The reproduction is quite simple:

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Posted in .NET, C#, Conference Topics, Conferences, Delphi, Development, Event, SOAP/WebServices, Software Development, XML, XML/XSD | Leave a Comment »

Some search links on Delphi and C# WSDL imports I need to investigate further

Posted by jpluimers on 2018/09/05

Sometimes, the Delphi WSDL importer imports fine, but the generated code does not accept test cases sent by other tools.

Below are some links for messages and comment fragments that I want to investigate further.

I have included the .NET message, because my experience is that searching on those gives more accurate results for something that could be broken in more than one environment.

Based on those:

Some on-line tools prefer the WSDL to be in one document, but a lot of WSDL documents use import and or include features, so here are some links on that too:

Bruneau Babet correctly informed me that – though Delphi SOAP clients support both document literal and RPC encoded – Delphi SOAP servers cannot support document literal, as they can only support RPC encoded. Through that I found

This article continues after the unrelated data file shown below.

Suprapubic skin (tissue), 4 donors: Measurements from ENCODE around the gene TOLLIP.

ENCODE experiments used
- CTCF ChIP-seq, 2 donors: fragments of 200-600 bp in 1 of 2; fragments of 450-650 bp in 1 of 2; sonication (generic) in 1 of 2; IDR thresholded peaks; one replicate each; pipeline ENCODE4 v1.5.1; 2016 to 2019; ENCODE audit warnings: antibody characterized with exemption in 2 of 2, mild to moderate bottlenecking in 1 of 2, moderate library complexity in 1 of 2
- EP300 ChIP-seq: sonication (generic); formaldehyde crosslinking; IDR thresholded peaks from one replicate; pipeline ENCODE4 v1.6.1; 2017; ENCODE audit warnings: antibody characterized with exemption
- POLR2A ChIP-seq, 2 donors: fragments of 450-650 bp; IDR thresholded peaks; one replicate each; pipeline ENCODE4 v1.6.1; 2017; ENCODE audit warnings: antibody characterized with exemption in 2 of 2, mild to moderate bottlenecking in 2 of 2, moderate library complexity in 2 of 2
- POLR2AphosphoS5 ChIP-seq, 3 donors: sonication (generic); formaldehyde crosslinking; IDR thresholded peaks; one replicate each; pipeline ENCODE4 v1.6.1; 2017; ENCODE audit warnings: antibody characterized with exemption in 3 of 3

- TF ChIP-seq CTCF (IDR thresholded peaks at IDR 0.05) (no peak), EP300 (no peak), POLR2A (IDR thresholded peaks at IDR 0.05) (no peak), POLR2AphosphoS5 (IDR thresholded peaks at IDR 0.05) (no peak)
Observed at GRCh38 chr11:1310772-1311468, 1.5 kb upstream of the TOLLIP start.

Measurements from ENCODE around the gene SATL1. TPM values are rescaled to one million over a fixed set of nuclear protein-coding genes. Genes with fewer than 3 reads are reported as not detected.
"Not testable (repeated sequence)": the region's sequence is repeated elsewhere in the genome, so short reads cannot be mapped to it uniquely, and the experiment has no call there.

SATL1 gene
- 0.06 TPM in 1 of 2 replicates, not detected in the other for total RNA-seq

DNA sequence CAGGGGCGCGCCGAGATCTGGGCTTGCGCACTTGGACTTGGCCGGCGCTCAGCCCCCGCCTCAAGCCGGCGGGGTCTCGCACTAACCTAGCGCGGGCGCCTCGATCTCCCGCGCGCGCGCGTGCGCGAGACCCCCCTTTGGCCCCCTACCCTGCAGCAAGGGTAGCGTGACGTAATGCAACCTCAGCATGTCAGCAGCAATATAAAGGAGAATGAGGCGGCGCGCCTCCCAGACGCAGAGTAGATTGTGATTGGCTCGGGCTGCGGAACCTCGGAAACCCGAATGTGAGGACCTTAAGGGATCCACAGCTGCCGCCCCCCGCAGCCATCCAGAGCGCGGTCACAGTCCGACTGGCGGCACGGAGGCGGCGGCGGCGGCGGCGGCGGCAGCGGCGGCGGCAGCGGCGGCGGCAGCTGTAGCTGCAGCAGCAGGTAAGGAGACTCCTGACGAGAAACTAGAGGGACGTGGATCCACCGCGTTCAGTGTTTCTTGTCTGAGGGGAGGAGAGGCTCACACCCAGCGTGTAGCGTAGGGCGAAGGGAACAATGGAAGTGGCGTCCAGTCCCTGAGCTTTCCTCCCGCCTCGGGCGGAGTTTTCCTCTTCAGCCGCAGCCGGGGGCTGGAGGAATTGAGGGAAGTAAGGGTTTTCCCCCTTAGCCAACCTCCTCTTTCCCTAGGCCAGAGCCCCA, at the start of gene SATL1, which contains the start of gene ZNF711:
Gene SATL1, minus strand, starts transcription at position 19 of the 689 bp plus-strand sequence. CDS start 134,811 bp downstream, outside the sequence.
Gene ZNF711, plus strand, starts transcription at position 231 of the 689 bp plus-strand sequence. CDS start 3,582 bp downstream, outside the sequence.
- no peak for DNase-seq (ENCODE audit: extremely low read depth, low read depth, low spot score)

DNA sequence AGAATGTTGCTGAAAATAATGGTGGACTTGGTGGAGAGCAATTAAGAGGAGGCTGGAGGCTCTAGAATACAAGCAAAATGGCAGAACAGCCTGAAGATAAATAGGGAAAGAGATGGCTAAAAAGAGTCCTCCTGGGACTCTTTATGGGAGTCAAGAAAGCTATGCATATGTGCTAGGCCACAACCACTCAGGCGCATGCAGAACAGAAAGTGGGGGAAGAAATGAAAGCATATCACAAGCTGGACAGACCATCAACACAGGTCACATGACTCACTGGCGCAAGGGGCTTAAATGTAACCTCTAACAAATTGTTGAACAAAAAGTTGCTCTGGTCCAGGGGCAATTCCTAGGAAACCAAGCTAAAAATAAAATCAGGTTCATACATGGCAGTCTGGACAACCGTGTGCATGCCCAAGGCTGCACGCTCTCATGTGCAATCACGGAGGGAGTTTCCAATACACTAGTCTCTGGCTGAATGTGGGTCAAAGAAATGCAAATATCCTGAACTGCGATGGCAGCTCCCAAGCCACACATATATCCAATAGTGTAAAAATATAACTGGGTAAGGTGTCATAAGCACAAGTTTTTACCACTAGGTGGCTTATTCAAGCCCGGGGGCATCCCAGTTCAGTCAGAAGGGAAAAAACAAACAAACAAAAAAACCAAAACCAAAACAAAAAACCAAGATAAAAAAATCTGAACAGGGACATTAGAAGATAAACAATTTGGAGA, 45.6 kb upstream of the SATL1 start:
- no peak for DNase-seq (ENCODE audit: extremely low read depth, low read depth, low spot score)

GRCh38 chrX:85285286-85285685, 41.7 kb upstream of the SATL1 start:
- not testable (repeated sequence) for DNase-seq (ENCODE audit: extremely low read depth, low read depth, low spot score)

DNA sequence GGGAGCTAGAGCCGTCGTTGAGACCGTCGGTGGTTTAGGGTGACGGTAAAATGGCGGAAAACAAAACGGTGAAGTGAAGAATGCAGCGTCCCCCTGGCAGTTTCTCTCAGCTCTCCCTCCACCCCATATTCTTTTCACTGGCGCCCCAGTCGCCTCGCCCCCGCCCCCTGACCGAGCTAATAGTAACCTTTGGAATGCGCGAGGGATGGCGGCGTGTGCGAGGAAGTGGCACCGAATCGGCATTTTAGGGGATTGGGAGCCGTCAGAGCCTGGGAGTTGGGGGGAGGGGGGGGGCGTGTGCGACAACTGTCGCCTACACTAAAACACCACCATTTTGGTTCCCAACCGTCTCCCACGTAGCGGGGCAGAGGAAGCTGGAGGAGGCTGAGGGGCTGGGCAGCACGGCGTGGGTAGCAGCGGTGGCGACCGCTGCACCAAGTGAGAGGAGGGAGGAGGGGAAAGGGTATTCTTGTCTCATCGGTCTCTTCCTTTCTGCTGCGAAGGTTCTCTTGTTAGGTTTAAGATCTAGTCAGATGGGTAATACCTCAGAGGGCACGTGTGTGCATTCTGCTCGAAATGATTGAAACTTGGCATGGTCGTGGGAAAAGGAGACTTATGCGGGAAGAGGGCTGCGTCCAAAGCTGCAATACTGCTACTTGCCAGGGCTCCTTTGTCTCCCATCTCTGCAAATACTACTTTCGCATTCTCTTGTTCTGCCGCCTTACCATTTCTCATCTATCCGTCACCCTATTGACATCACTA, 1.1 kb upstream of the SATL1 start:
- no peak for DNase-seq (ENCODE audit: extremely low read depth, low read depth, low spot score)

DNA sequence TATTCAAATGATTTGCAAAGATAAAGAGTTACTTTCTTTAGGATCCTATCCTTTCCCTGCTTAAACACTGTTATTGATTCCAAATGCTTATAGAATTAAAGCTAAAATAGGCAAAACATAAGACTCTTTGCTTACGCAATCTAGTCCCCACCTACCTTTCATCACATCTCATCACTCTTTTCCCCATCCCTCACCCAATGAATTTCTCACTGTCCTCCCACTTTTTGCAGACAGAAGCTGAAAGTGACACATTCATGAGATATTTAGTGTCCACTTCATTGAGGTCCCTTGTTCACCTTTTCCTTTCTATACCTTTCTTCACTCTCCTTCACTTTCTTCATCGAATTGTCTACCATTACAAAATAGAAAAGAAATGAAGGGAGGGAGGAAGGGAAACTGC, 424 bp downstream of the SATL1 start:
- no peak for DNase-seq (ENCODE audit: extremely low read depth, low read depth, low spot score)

• [WayBack] Apache CXF — WSDLValidator
    • Check the WSDL document for XML well-formedness.
    • Validate the WSDL document against its XML schema.
    • Validate the WSDL document using some of the semantic rules defined in the WSDL specification.
    • Validate the WSDL document against custom validation rules, such as those defined by the Web Services Interoperability (WS-I) organization (i.e. WS-I Basic Profile rules).
    • Validate the WSDL against strange exceptions, incorrectly generated code and general bad WSDL issues.

Back on those days, the big plan was to move everything Delphi to the .NET platform which supports both document literal and RPC encoded.

All in all, document literal has been on the radar with the Delphi R&D team since at least 2009, and nothing has been done.

References:

I looks like a wsdl message request part entries need to be named parameters for some tooling to correctly infer document/literal in a wrapped way. Some links for further research on this: